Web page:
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Independent between the two World Wars, Lithuania was annexed by the USSR in 1940. On 11 March 1990, Lithuania became the first of the Soviet republics to declare its independence, but this proclamation was not generally recognized until September of 1991 (following the abortive coup in Moscow). The last Russian troops withdrew in 1993. Lithuania subsequently has restructured its economy for eventual integration into Western European institutions.
Update No: 269 - (29/05/03)
Pro-EU poll result
The Lithuanian republic is the first Baltic state to vote in a referendum for EU entry. The voting took place on May 10th-11th and indicated a large majority in favour on a turn-out of 52%, the key figure since one of 50% or more was required to validate the poll.
All parties support EU entry, not surprisingly given the past of the country. There is a massive pro-European sentiment in all the Baltic states, due to fond memories of good relations with the continental powers before being taken over by Russia in the late eighteenth century. The memories are not quite accurate, but certainly in Lithuania's case it was better off in the Union of Lublin with Poland from 1569 onwards than with Russia.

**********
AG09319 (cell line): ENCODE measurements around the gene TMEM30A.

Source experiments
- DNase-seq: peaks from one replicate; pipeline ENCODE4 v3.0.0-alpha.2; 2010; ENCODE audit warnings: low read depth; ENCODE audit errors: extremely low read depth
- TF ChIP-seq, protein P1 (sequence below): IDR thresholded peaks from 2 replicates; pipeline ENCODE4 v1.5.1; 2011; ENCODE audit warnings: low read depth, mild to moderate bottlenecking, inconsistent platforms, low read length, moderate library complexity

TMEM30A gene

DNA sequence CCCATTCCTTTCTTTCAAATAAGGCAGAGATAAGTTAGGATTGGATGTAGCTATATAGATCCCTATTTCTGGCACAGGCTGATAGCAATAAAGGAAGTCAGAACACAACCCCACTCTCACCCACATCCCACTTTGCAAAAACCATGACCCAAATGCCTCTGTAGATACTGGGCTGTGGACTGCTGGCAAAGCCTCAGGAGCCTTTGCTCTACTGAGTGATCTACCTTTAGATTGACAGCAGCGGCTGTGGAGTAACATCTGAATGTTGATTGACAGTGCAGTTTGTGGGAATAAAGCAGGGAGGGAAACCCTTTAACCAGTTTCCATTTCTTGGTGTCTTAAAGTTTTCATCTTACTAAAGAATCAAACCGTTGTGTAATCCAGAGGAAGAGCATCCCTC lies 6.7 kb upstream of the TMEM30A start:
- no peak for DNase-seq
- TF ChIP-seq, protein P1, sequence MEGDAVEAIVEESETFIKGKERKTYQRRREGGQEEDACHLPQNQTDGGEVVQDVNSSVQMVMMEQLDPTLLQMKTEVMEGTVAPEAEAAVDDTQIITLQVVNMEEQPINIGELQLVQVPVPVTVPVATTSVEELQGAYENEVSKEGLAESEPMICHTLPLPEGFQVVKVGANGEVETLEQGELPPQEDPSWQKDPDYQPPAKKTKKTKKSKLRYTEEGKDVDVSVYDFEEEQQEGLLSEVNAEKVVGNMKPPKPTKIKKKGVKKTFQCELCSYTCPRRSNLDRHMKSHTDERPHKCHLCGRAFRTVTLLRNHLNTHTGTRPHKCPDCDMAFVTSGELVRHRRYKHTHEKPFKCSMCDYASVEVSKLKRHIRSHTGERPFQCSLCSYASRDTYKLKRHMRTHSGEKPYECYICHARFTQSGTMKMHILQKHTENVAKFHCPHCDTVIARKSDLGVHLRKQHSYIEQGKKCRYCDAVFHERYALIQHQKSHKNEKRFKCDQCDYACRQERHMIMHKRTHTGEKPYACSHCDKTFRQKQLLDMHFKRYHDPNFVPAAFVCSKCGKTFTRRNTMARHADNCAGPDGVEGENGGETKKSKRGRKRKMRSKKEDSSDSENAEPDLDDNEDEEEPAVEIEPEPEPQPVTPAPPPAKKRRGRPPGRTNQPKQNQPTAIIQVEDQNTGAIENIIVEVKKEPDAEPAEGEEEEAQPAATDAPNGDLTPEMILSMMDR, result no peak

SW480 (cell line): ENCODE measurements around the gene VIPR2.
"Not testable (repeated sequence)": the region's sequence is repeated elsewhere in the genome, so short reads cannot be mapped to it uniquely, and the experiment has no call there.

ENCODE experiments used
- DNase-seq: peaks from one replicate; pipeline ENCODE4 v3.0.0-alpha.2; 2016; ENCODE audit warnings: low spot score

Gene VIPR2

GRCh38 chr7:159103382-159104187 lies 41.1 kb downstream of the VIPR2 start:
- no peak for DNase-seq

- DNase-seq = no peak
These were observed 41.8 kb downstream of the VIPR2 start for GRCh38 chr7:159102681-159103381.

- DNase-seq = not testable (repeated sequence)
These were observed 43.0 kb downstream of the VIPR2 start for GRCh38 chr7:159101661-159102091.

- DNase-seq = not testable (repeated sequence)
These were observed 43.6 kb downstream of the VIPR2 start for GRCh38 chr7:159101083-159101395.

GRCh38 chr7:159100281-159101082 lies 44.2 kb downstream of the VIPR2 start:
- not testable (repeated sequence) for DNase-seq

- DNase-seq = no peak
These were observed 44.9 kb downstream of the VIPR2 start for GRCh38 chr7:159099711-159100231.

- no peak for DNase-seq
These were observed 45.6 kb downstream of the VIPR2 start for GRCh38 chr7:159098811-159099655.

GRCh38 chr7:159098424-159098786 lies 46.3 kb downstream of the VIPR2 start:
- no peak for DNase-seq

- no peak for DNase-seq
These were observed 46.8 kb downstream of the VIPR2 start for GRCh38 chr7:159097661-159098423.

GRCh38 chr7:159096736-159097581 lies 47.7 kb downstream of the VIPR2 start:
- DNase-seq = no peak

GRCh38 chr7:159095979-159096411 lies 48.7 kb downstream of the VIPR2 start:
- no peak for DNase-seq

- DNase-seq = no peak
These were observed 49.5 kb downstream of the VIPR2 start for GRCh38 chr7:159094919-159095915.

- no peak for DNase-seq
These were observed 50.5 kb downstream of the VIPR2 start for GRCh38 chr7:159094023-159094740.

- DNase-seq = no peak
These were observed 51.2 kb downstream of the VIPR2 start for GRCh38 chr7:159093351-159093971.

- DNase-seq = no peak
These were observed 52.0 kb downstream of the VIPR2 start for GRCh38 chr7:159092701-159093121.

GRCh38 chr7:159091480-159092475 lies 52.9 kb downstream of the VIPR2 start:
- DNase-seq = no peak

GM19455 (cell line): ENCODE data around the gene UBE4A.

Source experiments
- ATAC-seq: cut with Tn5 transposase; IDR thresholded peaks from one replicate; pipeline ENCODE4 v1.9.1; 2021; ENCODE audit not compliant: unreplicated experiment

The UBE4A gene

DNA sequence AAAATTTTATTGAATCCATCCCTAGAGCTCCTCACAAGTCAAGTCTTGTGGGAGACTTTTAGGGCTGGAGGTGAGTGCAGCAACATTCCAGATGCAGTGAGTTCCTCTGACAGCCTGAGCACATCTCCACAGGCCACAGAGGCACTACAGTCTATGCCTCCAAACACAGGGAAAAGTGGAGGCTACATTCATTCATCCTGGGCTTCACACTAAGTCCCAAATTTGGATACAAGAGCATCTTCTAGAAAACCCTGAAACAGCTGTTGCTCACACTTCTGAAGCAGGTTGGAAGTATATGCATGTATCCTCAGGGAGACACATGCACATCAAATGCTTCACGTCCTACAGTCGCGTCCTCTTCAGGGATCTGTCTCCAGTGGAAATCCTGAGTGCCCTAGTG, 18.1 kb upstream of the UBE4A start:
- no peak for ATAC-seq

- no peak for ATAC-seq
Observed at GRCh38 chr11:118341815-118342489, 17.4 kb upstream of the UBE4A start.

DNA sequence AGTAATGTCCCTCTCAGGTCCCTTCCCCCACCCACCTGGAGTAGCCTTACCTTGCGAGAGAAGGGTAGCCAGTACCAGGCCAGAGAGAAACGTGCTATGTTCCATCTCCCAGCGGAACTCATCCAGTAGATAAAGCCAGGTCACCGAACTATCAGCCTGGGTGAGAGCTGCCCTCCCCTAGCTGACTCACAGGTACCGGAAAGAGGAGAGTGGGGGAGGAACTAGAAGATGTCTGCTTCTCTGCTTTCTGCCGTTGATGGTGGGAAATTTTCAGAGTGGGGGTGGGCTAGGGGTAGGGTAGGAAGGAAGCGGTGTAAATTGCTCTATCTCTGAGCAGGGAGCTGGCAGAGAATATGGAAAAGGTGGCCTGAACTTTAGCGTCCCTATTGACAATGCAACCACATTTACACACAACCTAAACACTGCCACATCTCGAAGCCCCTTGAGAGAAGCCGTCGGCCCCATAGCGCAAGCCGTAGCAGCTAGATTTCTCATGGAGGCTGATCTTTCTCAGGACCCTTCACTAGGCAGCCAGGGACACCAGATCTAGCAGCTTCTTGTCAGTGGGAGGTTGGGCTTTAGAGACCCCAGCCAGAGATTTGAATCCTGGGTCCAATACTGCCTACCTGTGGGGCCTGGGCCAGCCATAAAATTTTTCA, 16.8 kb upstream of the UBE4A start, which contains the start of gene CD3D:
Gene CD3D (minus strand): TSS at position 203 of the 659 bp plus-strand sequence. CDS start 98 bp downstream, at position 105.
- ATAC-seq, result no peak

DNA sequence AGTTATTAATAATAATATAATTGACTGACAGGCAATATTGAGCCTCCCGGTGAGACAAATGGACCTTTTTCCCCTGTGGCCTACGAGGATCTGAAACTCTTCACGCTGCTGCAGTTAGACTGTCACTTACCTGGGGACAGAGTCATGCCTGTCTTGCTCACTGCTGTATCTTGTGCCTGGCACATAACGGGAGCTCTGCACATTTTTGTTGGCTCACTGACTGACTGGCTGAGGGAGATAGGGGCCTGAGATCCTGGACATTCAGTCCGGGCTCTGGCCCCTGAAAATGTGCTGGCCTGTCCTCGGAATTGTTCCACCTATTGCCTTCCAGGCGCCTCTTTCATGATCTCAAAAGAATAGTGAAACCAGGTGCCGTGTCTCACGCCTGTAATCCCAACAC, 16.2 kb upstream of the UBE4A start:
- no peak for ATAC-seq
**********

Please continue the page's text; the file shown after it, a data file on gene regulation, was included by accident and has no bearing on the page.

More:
The result was hailed as a victory on all sides. "We should all be waving EU flags today," said the deputy speaker of parliament, Vytenis Andriukaitis; "this day is as important as the day Lithuania declared independence." That day was March 13th 1990, an historic moment, indeed, for it led straight to the collapse of Soviet Union seventeen months later. Now Lithuania is to be back in the European fold, due in May next year.
The only significant figure in any way ambivalent on the issue is the president, elected earlier this year, Rolandas Paksas. He has questioned whether there would be such harmony as all that, in joining the EU, considering Polish objections about the matter. Nevertheless, he made public appeals for people to vote, knowing that the turn-out was the vital determinant of the result, the pro-EU verdict being a foregone conclusion.
Certain people not so well disposed towards him have compared his populism to that of Haider in Austria, who has spoken admiringly of the SS. Paksas has vigorously denied this, as well he might.
Lithuania was very much a victim in the Second World War, which saw it lose its independence to the USSR in 1940, before being overrun by Nazi Germany, from which it was liberated in 1944 after terrible suffering, only to be subject to more horrors under the Soviet yoke. March 13th 1990 and May 12th 2003 are here certainly the red letter days in modern history.
Lithuanian president urges premier to give more money to farmers
President Rolandas Paksas, has urged Prime Minister, Algirdas Brazauskas, to start dealing with the farmers' situation immediately and to resolve their problems as soon as possible, Lithuanian Radio reported.
The president and the prime minister have discussed the agricultural situation, farmers' demands and the possibilities of responding to them. Presidential spokesman, Rosvaldas Gorbaciovas, said that many dairy farms were on the verge of bankruptcy because their profits had shrunk by 18 per cent over the past years. According to Gorbaciovas, the president believes that the bankruptcy of dairy farmers would cost the state much more than financial support for them.